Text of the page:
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Computational Methods in Applied Mathematics

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Towards Pressure-Robust Mixed Methods for the Incompressible Navier–Stokes Equations

Naveed Ahmed / Alexander Linke / Christian Merdon
Published Online: 2017-11-18 | DOI: https://doi.org/10.1515/cmam-2017-0047

Abstract

In this contribution, we review classical mixed methods for the incompressible Navier–Stokes equations that relax the divergence constraint and are discretely inf-sup stable. Though the relaxation of the divergence constraint was claimed to be harmless since the beginning of the 1970s, Poisson locking is just replaced by another more subtle kind of locking phenomenon, which is sometimes called poor mass conservation and led in computational practice to the exclusion of mixed methods with low-order pressure approximations like the Bernardi–Raugel or the Crouzeix–Raviart finite element methods. Indeed, divergence-free mixed methods and classical mixed methods behave qualitatively in a different way: divergence-free mixed methods are pressure-robust, which means that, e.g., their velocity error is independent of the continuous pressure. The lack of pressure robustness in classical mixed methods can be traced back to a consistency error of an appropriately defined discrete Helmholtz projector. Numerical analysis and numerical examples reveal that really locking-free mixed methods must be discretely inf-sup stable and pressure-robust, simultaneously. Further, a recent discovery shows that locking-free, pressure-robust mixed methods do not have to be divergence free. Indeed, relaxing the divergence constraint in the velocity trial functions is harmless, if the relaxation of the divergence constraint in some velocity test functions is repaired, accordingly. Thus, inf-sup stable, pressure-robust mixed methods will potentially allow in future to reduce the approximation order of the discretizations used in computational practice, without compromising the accuracy.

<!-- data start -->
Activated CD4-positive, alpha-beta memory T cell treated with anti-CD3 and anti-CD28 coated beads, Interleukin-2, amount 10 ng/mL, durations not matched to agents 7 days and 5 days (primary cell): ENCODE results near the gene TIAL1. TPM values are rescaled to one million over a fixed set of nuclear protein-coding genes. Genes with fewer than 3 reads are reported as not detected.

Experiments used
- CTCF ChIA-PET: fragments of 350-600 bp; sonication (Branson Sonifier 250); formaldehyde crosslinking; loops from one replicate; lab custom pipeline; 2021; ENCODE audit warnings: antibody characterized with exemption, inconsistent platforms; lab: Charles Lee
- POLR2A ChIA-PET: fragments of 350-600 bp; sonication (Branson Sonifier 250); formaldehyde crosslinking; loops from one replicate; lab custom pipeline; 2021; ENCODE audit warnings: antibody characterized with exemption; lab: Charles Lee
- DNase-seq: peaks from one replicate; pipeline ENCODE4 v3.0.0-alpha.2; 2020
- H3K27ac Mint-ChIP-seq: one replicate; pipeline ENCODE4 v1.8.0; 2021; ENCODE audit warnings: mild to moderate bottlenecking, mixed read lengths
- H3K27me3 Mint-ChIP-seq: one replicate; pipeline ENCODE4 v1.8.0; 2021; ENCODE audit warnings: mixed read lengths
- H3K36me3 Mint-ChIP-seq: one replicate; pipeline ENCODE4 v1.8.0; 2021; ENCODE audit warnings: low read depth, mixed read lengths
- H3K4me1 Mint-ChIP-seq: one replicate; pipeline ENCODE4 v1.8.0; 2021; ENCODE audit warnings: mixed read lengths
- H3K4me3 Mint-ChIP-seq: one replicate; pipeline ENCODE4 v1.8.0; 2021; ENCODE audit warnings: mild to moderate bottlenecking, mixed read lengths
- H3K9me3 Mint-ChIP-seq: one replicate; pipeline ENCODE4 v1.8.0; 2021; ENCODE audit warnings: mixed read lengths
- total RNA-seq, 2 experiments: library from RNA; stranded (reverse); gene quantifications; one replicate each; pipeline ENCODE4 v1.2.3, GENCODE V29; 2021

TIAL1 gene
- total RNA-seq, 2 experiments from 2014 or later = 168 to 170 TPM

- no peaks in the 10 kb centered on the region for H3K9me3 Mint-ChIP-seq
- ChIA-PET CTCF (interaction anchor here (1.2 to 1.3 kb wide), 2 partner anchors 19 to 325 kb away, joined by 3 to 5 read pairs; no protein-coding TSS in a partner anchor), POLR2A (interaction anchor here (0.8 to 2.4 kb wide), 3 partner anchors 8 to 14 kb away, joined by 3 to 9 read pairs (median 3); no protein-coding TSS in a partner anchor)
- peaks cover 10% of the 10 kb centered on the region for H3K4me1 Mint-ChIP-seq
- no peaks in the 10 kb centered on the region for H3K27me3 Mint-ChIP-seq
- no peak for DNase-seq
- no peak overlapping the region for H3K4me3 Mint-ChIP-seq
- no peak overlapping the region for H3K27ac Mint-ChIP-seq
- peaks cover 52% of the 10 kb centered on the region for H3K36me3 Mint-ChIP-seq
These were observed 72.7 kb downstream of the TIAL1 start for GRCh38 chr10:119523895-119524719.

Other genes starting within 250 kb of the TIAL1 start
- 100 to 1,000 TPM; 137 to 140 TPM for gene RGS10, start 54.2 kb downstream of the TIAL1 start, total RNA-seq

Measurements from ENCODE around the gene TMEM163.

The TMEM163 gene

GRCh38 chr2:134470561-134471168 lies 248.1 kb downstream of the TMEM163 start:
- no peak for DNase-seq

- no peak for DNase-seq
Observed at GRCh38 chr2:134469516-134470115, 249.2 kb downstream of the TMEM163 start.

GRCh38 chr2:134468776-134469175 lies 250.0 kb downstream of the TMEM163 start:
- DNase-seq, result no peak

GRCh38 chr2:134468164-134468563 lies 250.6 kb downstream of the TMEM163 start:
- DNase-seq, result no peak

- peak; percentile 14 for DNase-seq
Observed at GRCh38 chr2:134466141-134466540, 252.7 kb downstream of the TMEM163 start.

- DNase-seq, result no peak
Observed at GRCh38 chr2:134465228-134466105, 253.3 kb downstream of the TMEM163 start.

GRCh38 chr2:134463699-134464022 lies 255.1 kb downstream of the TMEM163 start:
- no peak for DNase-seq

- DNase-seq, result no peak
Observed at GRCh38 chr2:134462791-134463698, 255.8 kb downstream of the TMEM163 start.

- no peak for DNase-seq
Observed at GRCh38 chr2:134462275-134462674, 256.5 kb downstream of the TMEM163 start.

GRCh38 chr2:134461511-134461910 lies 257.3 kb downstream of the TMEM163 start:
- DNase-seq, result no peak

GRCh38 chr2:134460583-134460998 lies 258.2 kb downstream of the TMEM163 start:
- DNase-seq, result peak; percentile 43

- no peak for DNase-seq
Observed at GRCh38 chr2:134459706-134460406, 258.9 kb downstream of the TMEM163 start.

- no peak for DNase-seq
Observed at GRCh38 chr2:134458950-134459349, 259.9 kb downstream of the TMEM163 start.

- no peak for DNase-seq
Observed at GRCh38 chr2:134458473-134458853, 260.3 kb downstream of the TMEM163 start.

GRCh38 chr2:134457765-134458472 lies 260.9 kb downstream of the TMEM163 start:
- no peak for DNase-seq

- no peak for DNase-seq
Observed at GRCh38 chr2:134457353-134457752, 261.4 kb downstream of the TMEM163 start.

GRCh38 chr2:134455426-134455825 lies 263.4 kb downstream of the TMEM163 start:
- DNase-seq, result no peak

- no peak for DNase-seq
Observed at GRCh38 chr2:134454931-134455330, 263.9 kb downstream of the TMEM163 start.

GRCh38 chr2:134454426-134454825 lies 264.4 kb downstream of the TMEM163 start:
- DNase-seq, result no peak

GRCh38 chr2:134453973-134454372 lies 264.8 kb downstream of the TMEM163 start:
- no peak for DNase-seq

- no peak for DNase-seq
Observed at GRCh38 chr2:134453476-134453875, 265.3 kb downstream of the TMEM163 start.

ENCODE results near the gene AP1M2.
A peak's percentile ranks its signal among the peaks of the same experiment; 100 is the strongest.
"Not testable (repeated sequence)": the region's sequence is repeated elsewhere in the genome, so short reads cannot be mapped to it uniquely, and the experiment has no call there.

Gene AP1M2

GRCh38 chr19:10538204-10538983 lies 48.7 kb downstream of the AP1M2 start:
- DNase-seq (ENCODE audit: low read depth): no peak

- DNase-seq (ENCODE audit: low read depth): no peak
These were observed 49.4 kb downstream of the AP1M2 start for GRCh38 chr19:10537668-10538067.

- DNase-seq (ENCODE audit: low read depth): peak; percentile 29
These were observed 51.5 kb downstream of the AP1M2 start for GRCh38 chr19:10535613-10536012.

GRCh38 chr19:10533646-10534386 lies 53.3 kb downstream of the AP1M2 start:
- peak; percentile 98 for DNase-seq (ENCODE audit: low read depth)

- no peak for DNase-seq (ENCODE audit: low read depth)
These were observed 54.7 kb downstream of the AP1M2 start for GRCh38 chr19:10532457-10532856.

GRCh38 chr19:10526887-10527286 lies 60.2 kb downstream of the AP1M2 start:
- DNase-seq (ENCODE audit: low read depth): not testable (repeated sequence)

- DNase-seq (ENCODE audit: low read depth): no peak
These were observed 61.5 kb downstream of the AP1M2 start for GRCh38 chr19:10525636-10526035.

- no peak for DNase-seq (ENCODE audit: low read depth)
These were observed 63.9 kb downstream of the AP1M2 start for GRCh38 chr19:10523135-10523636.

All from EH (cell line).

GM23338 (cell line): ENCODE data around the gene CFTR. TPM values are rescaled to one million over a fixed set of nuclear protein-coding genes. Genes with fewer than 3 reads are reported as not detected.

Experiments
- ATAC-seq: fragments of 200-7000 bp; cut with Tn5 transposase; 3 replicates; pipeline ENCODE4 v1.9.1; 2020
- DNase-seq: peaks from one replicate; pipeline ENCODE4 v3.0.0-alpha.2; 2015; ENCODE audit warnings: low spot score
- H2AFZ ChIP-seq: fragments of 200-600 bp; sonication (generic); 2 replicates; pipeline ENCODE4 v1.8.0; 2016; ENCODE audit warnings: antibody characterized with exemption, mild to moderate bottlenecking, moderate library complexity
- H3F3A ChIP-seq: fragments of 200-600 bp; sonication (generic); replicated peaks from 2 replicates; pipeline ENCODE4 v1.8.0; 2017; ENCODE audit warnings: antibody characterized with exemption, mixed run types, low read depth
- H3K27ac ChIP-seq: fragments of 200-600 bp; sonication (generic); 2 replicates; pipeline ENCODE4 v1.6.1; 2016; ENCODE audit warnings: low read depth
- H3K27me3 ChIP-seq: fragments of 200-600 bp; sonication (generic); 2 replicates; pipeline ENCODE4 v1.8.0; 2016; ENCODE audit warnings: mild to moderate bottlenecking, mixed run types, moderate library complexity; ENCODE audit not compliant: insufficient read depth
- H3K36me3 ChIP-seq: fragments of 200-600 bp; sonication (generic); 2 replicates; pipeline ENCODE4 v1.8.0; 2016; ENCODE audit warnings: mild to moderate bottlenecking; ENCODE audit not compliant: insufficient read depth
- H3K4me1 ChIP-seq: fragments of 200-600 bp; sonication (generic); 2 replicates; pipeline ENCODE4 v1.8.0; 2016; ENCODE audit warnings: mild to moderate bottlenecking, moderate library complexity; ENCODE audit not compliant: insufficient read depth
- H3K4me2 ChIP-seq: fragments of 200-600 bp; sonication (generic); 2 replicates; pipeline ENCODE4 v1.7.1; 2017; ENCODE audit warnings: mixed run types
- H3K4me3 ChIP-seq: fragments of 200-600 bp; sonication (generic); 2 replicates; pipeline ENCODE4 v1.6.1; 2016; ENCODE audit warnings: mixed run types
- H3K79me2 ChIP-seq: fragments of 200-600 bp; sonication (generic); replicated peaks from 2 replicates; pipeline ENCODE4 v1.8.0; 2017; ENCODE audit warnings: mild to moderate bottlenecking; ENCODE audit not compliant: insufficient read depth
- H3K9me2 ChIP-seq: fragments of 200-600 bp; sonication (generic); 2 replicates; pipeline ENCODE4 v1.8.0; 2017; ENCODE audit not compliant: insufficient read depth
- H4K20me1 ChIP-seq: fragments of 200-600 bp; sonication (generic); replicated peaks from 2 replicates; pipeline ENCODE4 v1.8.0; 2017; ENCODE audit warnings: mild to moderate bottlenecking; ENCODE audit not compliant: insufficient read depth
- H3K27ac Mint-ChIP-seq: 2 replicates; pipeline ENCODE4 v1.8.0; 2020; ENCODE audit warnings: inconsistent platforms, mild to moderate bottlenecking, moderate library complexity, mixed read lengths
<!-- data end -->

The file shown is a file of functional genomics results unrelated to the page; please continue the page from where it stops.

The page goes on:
Keywords: Incompressible Navier–Stokes Equations; Mixed Finite Element Methods; Pressure Robustness; Helmholtz Projector; A Priori Error Estimates

MSC 2010: 76D05; 65M60; 65N30

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About the article

Received: 2017-05-12

Revised: 2017-09-06

Accepted: 2017-10-03

Published Online: 2017-11-18


Citation Information: Computational Methods in Applied Mathematics, ISSN (Online) 1609-9389, ISSN (Print) 1609-4840, DOI: https://doi.org/10.1515/cmam-2017-0047.

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